Location: Indianapolis, Indiana, United States

I'm just trying to develop an online body of work (even if the work is throwaway nonsense) to advance my writing career.

Sunday, July 16, 2006

We All Hate America

Don't pretend you've never felt that way at some point. Nearly every thinking person--and a good number of non-thinkers, too--has hated this country and most citizens of every country have hated their own somewhere, some time. It happens. The feeling doesn't make you a bad person nor does it mean you live in a bad country. You almost have to hate it just to love it sometimes, because the United States is a nation of contradictions. There's almost no statement you can make about this place that isn't simultaneously true and false. There's plenty of opportunity; there's not enough. Racism is dead and alive and in every different phase of health, good and ill. We're warmongering, peace-loving, God-fearing atheists. We're selfish and charitable and vindictive and forgiving, stupid and ignorant and brilliant and innovative. America really is like one of our uncles, the one who combines all the traits of uncles into one huge and enormously confusing pacakage, like an uncle who, say, has dedicated his life to charity and works all day in a soup kitchen, then comes home, gets drunk and beats his wife. But I love my Uncle dearly.

When I'm not giving tambourine lessons over the Internet, I spend a lot of time thinking about these contradictions, these odd tendencies we have, and I ponder matters that confuse or confound me. In doing so, I have concluded that if people got what they wanted in every case, they would ultimately have nothing at all because their wishes would cancel one another out. Here's an example: the Honda motor company recently announced its plan to construct an auto plant near the small Indiana town of Greensburg and while many people were pleased by this development, there was also a fair amount of griping heard over the fact a foreign company was moving into the area.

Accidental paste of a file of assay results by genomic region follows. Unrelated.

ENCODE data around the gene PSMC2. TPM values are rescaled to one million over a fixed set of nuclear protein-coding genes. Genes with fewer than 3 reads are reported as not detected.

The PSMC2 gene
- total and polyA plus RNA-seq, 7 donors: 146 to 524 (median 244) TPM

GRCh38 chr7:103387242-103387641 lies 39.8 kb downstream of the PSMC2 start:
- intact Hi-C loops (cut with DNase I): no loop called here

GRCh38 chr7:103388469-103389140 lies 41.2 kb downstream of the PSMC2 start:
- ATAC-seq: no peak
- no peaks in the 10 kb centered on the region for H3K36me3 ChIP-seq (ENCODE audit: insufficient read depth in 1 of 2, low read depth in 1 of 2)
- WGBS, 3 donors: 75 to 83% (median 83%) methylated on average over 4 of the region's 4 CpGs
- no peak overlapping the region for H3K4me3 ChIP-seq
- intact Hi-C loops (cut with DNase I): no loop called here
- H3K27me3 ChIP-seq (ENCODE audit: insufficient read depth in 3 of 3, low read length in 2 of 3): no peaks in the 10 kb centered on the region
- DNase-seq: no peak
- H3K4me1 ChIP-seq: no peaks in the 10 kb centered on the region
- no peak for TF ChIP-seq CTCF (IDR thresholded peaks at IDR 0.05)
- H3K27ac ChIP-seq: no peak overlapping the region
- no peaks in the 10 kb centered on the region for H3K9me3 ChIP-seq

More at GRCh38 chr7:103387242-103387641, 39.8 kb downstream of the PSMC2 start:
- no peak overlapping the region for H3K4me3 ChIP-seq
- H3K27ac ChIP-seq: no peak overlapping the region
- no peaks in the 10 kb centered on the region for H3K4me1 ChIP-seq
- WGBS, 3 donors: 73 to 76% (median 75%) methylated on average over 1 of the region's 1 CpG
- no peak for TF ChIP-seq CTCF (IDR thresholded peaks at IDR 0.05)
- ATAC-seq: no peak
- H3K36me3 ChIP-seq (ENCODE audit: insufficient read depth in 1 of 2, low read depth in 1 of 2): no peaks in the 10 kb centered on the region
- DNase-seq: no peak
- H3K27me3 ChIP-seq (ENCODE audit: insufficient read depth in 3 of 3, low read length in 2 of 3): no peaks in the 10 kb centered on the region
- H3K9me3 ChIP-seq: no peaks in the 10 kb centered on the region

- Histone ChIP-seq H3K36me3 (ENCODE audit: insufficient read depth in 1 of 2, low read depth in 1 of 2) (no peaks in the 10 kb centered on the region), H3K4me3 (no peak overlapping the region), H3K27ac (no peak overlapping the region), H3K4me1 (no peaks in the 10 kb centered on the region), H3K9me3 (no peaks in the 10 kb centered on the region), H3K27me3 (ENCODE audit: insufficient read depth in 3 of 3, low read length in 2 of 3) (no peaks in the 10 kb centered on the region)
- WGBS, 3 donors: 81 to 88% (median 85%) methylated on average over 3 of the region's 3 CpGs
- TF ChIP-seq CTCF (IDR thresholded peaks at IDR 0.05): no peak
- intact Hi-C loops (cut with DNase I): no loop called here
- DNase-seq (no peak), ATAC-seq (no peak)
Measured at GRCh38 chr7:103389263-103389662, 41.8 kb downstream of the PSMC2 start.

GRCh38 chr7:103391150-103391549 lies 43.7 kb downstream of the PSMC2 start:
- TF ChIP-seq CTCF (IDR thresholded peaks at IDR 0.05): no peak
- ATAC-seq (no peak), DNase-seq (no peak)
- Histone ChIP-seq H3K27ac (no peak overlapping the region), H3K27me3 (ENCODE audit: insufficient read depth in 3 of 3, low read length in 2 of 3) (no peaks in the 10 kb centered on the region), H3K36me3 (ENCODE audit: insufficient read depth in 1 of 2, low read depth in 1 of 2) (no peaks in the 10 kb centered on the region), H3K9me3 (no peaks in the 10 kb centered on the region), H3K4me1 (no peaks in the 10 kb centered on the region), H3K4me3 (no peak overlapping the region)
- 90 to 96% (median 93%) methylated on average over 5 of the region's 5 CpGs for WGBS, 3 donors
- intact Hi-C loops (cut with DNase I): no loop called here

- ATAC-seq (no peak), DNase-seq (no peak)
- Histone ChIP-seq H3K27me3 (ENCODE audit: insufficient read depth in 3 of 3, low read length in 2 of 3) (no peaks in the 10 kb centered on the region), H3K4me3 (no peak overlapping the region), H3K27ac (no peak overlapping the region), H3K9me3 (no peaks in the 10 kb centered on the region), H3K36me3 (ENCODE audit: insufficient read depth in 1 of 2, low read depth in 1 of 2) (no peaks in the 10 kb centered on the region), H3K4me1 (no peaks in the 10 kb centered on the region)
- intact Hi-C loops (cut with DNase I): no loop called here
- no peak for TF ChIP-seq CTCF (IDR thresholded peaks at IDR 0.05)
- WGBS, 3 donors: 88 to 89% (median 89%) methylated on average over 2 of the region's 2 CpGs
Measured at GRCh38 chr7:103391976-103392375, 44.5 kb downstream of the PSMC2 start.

The refrain: "We need better jobs."
Give the people what they want.
The reaction: "No, not a foreign company!"

The refrain: "We don't want all these Mexicans here."
Give the people what they want.
The reaction: "I'm not picking tomatoes and mopping floors!"

The refrain: "Pay us better and we'll take those jobs immigrants take now."
Give the people what they want.
The reaction: "15 dollars a pound for tomatoes? These companies are gouging us!"

Are you getting the picture now?

Want to know what I'm tired of? Stop reading here if you don't. I'm tired of these people who claim to be Americans, but display a different flag in their windows and on their cars and speak an incomprehensible language. That's right, I'm talking about Confederates!

The things we allow ourselves to get upset about are sometimes mystifying as well. The President of the United States overheard swearing in a discussion with Tony Blair is a matter so inconsequential, I refuse to give it anymore than one sentence. His impromptu massage of the Chancellor of Germany is nearly as irrelevant, unless it comes out that Ms. Merkel was offended by it. It may strike some people as behavior unfit for a world leader, but Bush is famous for that sort of thing. And I'm not citing that merely as a criticism; his informal manner can sometimes be a strength. It was probably not the right decision in retrospect, but no commentary that Ms. Merkel felt violated or offended has appeared and unless it does, it's not the end of the world. If she sues him for sexual harrassment, that'll make two Presidents in a row who have fallen victim to the charge. We're on a roll!